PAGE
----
Typed Vector.<T> construction

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Typed Vector.<T> construction

Janosch Scharlipp-4
Hello,
i am currently programming a lot in ActionScript for Flash Player 10,
which supports for the first time Vectors.
What annoys me is, that it is not possible to create vectors with
initial elements AND compile time typing:
In ActionScript you can create a Vector in two ways for example with two
initial elements:

1)
myVector = Vector.<MyType>([new MyType(), new MyType()]);

This way is very compact, but it does not allow the compiler to check
types, since [...] is a normal, untyped array.

myVector = Vector.<MyType>([new MyType(), new Object()]);

compiles fine, even if it is definitely wrong. Of course, this is kind
of an embarrasing error to make as a programmer, but it can happen,
for example when the inheritation chain gets changed, then you get
runtime errors, even if it could be detected easily by the compiler.


2)
myVector = new Vector.<MyType>();
myVector.push(new MyType());
myVector.push(new MyType());

This enables compile time type checking, but it is not compact and does
not express the "i want a vector with the following initial elements"
intention of the programmer.

Is a new syntax for this imaginable?
Other programming languages use something like
foo = new Bar<T>{new T(), new T()};

Besides, why is there this "." between "Vector" and "<MyType>"?

best regards,
Janosch
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Re: Typed Vector.<T> construction

Jeff Dyer



On 6/30/08 4:26 AM, Janosch Scharlipp wrote:

> Hello,
> i am currently programming a lot in ActionScript for Flash Player 10,
> which supports for the first time Vectors.
> What annoys me is, that it is not possible to create vectors with
> initial elements AND compile time typing:
> In ActionScript you can create a Vector in two ways for example with two
> initial elements:
>
> 1)
> myVector = Vector.<MyType>([new MyType(), new MyType()]);
>
> This way is very compact, but it does not allow the compiler to check
> types, since [...] is a normal, untyped array.
>
> myVector = Vector.<MyType>([new MyType(), new Object()]);
>
> compiles fine, even if it is definitely wrong. Of course, this is kind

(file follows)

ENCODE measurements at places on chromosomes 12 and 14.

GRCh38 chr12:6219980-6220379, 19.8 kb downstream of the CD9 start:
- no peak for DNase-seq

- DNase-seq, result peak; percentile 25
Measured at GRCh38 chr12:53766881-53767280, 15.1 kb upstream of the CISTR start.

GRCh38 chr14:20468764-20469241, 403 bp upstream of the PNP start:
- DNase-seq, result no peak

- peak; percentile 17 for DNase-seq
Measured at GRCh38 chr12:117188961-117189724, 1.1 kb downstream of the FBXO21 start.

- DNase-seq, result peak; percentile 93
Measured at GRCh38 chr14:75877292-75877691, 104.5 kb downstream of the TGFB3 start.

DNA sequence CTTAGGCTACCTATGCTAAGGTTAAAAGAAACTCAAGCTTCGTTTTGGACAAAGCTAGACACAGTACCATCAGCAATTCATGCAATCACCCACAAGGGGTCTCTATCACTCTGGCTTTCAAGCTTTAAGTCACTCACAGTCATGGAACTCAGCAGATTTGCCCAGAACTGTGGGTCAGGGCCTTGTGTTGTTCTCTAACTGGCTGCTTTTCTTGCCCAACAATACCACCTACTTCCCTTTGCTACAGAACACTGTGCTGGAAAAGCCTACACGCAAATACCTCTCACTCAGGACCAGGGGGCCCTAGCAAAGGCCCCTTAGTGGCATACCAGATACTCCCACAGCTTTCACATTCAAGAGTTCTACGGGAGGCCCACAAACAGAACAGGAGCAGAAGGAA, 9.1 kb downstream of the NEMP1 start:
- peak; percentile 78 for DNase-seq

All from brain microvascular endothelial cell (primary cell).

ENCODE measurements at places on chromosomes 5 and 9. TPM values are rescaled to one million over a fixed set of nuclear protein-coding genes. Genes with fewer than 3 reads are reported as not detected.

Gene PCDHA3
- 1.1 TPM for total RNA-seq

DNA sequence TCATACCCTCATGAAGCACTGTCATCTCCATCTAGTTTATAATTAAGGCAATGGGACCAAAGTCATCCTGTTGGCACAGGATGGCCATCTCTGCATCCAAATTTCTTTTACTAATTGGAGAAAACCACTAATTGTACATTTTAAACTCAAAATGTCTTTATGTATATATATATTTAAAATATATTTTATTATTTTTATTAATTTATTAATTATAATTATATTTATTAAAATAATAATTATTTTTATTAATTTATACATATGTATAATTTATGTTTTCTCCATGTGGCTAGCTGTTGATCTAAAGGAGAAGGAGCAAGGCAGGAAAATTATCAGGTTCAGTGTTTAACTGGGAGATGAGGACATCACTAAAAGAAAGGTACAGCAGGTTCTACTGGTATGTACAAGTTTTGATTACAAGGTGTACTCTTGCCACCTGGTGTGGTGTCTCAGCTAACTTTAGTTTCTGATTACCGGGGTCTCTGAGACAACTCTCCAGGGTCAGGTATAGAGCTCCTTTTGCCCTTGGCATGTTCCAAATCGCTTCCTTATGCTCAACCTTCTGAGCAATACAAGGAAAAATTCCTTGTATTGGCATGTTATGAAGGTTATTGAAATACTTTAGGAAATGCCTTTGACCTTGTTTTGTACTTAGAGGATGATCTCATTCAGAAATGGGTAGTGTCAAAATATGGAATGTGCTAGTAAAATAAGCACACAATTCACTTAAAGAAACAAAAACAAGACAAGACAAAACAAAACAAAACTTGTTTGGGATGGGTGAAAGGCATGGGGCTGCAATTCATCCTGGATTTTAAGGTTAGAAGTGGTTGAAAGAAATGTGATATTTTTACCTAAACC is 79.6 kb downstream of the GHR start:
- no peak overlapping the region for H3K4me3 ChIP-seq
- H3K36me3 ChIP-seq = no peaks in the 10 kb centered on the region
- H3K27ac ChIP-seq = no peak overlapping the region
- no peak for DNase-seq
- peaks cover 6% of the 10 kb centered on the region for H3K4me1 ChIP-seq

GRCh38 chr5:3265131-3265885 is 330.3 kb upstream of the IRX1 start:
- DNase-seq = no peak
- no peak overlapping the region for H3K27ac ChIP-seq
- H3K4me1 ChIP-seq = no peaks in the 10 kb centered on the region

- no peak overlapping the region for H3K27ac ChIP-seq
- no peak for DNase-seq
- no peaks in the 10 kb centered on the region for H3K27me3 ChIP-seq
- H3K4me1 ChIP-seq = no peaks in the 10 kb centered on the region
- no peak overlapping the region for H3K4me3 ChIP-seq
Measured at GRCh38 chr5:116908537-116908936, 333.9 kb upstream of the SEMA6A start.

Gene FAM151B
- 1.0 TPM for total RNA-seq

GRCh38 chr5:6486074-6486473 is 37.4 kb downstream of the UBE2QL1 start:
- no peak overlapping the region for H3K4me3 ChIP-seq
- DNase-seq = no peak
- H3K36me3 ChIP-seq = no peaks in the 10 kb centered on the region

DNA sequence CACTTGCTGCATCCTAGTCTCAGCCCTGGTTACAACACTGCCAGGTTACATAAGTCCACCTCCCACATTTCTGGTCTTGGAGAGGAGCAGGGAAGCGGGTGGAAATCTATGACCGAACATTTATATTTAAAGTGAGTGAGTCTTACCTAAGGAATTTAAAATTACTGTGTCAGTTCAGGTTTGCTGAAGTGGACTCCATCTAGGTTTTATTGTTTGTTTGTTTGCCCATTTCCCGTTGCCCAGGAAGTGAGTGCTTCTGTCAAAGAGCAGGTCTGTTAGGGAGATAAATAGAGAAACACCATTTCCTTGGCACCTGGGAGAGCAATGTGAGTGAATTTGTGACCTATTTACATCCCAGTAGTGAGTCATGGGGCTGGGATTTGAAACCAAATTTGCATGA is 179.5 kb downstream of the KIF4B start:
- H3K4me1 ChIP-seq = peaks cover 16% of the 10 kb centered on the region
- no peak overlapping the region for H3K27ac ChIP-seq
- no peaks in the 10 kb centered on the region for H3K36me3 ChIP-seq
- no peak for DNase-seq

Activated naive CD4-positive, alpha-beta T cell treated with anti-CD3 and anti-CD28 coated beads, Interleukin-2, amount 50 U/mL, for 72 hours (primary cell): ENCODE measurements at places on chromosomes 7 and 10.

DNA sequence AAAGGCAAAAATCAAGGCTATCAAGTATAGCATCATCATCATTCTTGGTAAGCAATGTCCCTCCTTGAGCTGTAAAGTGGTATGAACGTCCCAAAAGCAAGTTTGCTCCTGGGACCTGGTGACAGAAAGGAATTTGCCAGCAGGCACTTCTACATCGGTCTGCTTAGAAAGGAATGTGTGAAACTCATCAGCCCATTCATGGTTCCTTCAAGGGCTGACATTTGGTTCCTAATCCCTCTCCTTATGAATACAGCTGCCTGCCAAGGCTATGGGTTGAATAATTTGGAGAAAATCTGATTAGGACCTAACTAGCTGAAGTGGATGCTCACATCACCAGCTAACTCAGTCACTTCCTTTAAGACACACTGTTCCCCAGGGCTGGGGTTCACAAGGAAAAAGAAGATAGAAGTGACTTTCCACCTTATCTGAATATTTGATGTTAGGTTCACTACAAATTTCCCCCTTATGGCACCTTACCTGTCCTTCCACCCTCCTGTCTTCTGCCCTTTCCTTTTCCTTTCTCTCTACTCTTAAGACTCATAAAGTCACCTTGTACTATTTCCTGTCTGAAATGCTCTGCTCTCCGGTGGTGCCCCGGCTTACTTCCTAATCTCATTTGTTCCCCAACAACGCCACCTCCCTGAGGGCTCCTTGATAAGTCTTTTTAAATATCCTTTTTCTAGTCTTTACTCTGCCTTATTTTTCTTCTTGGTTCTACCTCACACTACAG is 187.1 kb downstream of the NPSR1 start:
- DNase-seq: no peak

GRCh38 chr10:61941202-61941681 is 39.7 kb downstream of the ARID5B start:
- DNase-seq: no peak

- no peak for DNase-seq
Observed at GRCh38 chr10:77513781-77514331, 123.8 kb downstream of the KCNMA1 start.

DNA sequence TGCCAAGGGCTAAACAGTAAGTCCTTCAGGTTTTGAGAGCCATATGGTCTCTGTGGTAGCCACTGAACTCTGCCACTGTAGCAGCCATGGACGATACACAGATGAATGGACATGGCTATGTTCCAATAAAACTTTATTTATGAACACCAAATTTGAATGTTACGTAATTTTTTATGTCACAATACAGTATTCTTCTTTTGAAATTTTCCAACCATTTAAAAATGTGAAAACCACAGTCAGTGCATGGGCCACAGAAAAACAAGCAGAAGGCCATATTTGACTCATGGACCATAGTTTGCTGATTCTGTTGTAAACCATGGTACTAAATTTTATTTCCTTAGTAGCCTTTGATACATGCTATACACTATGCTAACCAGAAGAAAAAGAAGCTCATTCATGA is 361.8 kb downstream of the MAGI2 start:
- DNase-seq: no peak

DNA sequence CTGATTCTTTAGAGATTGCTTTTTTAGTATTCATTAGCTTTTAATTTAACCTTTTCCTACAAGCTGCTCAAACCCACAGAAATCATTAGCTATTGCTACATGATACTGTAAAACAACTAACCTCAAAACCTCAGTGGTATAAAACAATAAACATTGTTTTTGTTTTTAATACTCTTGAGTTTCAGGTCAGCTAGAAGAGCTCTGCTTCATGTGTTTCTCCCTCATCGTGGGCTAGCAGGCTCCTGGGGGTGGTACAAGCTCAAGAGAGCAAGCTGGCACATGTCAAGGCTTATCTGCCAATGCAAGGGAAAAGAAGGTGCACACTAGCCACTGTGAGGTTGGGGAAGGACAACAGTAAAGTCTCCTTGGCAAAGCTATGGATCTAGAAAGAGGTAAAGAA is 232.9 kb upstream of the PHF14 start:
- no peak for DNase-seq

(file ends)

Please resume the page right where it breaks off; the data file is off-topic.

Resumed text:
> of an embarrasing error to make as a programmer, but it can happen,
> for example when the inheritation chain gets changed, then you get
> runtime errors, even if it could be detected easily by the compiler.
>
>
> 2)
> myVector = new Vector.<MyType>();
> myVector.push(new MyType());
> myVector.push(new MyType());
>
> This enables compile time type checking, but it is not compact and does
> not express the "i want a vector with the following initial elements"
> intention of the programmer.
>
> Is a new syntax for this imaginable?
> Other programming languages use something like
> foo = new Bar<T>{new T(), new T()};

Proposed ES4 supports the syntax:

  [new T(), new T] : Vector.<T>

to mean:

  let (TMP=new Vector.<T>) (TMP[0] = new T(), TMP[1] = new T(), TMP)

This gives you the type checking you are looking for, I think.

Array initialiser annotations are not supported in AS for FP10, however, so
you'll have to continue setting elements explicitly to get static type
checking.

> Besides, why is there this "." between "Vector" and "<MyType>"?

So that expressions such as the following have clear and unambiguous
meaning:

    new x < y > ( 10 )

Relational comparison of 'new x', 'y' and 10; Or, constructing and instance
of 'x<y>'. Unlike with other languages we can't distinguish between
constructable and comparable expressions (statically), or even values
(dynamically). So we resort to special syntax.

Jd

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